4. If you are going to run the case yourself including representation at court then try, on a piecemeal basis, to get advice from a lawyer, on the documents that have been produced so far and what you should expect to happen at the court.  If you are clear about the relevant issues and, perhaps, what you need to ask the Judge for, then this would be money well spent.
  5. Hope that your spouse is going to pay for legal advice even if you are not.  Let me explain.  If a solicitor has to deal with a self-repper instead of another solicitor then there is a tendency to explain everything as clearly as possible.  Indirectly, you will be getting the benefit of overall ‘guidance’ on court process and procedure even though you are not paying for it.  There may also be the small satisfaction of knowing that this will increase your spouse’s legal costs because of the extra time spent by his solicitor having to explain every nuance of the law to you in long letters.  The Judge is also likely to ask your spouse’s solicitor to undertake tasks that should properly be carried out by you just because the Judge wants to have someone to shout at for the next hearing if nothing has been actioned.
  6. If your spouse has instructed a solicitor and you are unrepresented then there is nothing to stop you picking up the phone to the solicitor in question.  It does not hurt to be pleasant (even if their client’s actions towards you have not been sweetness and light).  You can ask courteous questions: “About your last letter Mr Jones, you mentioned the hearing coming up next week, what will the Judge be expecting us to do at the hearing?  Is there anything I have forgotten to give you or the court for that hearing?  What are ‘directions’?  What directions will you be asking the court for, and why?”  Contrary to rumour, most solicitors are human and will respond constructively although you should be clear that they cannot be seen to ‘advise’ you specifically on what you should and should not do as that would conflict with their duty to their own client.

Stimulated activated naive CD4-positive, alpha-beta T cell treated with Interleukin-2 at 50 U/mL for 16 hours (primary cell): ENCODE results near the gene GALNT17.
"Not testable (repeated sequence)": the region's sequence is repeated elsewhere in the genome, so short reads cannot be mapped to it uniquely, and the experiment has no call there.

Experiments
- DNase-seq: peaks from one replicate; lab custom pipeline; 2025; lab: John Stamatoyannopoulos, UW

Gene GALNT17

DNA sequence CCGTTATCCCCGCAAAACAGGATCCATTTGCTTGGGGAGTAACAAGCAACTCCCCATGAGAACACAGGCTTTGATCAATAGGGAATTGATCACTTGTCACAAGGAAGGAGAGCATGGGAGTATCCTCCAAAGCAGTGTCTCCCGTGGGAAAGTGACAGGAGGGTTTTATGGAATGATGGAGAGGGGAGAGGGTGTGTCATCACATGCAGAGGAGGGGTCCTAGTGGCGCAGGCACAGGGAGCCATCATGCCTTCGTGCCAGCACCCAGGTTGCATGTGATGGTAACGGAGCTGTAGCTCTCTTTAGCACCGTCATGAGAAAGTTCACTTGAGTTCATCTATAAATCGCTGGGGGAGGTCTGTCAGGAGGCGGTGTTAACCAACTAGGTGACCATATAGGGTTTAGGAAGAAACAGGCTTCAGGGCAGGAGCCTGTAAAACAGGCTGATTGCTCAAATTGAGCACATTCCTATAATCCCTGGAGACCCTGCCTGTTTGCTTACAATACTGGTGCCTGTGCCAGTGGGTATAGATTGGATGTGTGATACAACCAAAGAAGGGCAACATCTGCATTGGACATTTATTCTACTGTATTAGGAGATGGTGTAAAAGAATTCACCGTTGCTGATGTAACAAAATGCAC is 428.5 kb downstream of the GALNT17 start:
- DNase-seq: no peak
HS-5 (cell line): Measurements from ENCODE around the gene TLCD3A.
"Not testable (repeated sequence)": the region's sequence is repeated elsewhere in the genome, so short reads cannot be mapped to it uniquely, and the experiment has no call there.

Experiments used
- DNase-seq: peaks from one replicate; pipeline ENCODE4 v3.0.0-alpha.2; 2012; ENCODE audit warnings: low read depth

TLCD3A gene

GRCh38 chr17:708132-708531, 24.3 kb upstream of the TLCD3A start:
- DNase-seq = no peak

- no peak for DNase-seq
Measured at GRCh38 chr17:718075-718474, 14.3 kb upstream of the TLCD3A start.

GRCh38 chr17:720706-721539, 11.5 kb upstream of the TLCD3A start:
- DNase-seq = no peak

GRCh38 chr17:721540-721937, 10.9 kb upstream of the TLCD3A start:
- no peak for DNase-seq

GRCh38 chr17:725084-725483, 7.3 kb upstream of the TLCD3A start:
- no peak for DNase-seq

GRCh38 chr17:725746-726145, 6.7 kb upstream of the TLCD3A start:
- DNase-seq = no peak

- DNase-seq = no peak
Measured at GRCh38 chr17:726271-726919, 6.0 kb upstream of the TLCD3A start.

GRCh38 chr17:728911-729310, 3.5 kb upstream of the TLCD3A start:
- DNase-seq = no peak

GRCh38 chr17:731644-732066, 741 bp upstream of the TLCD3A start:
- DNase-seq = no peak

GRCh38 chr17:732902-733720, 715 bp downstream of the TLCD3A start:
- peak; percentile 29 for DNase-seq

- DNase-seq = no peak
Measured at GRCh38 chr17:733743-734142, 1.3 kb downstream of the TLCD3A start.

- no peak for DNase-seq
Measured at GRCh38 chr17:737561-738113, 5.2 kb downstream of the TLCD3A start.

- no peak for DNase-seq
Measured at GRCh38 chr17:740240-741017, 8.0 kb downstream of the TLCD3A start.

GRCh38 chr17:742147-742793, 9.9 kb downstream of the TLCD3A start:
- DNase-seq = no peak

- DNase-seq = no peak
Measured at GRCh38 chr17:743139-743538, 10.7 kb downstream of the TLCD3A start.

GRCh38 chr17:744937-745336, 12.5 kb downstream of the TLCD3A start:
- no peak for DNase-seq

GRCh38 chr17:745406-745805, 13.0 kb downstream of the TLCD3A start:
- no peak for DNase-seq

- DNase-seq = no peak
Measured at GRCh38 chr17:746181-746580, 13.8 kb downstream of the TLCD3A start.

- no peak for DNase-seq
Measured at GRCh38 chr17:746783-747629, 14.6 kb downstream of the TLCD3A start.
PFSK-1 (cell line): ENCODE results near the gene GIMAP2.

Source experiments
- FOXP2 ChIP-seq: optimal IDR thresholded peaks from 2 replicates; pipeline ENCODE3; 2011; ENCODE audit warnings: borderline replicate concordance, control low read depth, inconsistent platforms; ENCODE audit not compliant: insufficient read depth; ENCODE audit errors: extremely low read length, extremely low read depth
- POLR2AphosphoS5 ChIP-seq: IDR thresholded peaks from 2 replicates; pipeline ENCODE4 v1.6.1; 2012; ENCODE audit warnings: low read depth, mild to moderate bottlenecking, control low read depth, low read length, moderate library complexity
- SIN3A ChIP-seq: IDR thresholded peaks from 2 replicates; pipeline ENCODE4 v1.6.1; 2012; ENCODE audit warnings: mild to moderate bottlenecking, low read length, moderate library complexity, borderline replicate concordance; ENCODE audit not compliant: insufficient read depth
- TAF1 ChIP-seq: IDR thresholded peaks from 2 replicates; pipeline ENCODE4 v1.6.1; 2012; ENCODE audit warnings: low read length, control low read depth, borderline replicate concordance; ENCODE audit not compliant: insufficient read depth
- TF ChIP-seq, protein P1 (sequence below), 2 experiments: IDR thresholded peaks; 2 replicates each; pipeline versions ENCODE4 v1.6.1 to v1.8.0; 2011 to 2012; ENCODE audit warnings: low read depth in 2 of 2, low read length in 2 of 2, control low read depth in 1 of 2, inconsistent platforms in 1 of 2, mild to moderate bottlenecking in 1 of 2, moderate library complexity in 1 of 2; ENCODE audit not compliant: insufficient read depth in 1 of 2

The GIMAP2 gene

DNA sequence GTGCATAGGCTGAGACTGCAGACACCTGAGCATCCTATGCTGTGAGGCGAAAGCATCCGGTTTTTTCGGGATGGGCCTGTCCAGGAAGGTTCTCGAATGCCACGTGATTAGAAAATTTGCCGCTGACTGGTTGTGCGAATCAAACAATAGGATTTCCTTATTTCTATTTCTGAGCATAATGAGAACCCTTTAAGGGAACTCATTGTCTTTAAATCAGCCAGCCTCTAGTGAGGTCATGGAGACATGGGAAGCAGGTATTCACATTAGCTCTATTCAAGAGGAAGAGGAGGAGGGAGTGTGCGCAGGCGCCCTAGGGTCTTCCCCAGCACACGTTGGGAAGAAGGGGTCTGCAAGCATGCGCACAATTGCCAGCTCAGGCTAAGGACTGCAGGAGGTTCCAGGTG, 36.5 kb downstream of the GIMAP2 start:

7. If you have to attend court unrepresented then consider using a McKenzie Friend.  This is not a solicitor or barrister but, usually, a friend or associate who can give you moral support, take notes for you and give quiet ‘advice’ whilst not being allowed to perform the role of advocate on your behalf.  There is a useful guidance note on how McKenzie Friends can conduct themselves and this should be read before you consider asking someone to help you in this way, here: Practice_Guidance_McKenzie_Friends.

 

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I have practised family law, mainly in relation to financial issues, for the last 14 years.  I hope I have learned a few things along the way.  Things that might be of value if I shared them with people unfortunate enough to be enduring the physical, emotional and financial hideousness of the process we have labelled ‘Divorce.’

Of course, I already share my knowledge and experience on a daily basis but usually only with those people who pay me to do so.  Not everyone can afford access to lawyers.   Or at least, not on a week-in, week-out basis on cases that can take several years to resolve.   That is why we have legal aid although only for a short while longer as the Government intends to withdraw it for most types of family law issues.  One such issue, and it’s a very big one, is divorce finance. The questions don’t get much bigger:

  • Will I have to sell the family home?
  • How much maintenance will I and the children receive?
  • After 40 years of marriage and with no pension, how will I survive when I retire?
  • Will my maintenance stop if I live with someone else?

It is not my aim to provide a dry list of information that is readily and  widely available elsewhere, such as, “How do I fill in a divorce petition?” There are a host of resources already available  that address these basic questions and I will point them out whenever I can.

What I want to do is address the questions that you don’t normally get to pose unless you can afford to purchase the answers: from a family finance lawyer.  Whilst there is some information out there on the web on certain forums, that tries to deal with finance issues on divorce, I do not have much confidence in the quality of the information on those sites.

The truth is, I can’t give precise answers to those big questions in the pages of this blog because every single person, or couple, is in a different position.  But what I can do is to share information, guidance and a few tricks I’ve picked up along the way.  This will not in any way replace the need for individual legal advice on the many and varied problems facing people as they negoiate the difficult path towards the dissolution of a marriage.  But, my Toolkit will aim to inform, encourage and empower those people who pass along this way.